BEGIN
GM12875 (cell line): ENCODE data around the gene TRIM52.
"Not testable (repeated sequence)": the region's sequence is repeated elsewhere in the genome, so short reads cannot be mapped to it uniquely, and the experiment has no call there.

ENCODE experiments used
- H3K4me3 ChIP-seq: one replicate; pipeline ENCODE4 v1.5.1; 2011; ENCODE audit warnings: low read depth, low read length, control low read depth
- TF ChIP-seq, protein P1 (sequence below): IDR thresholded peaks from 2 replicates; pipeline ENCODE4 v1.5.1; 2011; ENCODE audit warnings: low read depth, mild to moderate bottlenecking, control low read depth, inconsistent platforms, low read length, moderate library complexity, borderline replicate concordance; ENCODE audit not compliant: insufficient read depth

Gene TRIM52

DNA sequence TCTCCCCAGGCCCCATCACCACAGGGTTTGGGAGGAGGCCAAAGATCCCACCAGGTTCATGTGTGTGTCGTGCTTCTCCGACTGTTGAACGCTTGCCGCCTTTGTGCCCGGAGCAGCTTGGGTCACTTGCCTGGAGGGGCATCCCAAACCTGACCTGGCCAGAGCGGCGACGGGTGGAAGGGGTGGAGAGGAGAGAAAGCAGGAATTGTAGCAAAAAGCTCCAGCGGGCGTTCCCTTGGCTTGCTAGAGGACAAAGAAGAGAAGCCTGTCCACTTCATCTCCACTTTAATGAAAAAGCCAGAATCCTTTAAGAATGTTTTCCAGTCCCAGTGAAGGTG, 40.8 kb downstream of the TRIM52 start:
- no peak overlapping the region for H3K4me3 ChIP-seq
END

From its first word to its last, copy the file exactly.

GM12875 (cell line): ENCODE data around the gene TRIM52.
"Not testable (repeated sequence)": the region's sequence is repeated elsewhere in the genome, so short reads cannot be mapped to it uniquely, and the experiment has no call there.

ENCODE experiments used
- H3K4me3 ChIP-seq: one replicate; pipeline ENCODE4 v1.5.1; 2011; ENCODE audit warnings: low read depth, low read length, control low read depth
- TF ChIP-seq, protein P1 (sequence below): IDR thresholded peaks from 2 replicates; pipeline ENCODE4 v1.5.1; 2011; ENCODE audit warnings: low read depth, mild to moderate bottlenecking, control low read depth, inconsistent platforms, low read length, moderate library complexity, borderline replicate concordance; ENCODE audit not compliant: insufficient read depth

Gene TRIM52

DNA sequence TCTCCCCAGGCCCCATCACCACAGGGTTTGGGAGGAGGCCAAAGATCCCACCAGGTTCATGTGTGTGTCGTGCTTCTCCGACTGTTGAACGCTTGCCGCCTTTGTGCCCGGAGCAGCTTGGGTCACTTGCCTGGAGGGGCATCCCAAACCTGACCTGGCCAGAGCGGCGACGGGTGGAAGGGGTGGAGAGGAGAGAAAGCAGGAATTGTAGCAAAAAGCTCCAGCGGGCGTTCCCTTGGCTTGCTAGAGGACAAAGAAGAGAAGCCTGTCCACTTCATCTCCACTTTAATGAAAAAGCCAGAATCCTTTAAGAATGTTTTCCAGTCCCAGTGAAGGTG, 40.8 kb downstream of the TRIM52 start:
- no peak overlapping the region for H3K4me3 ChIP-seq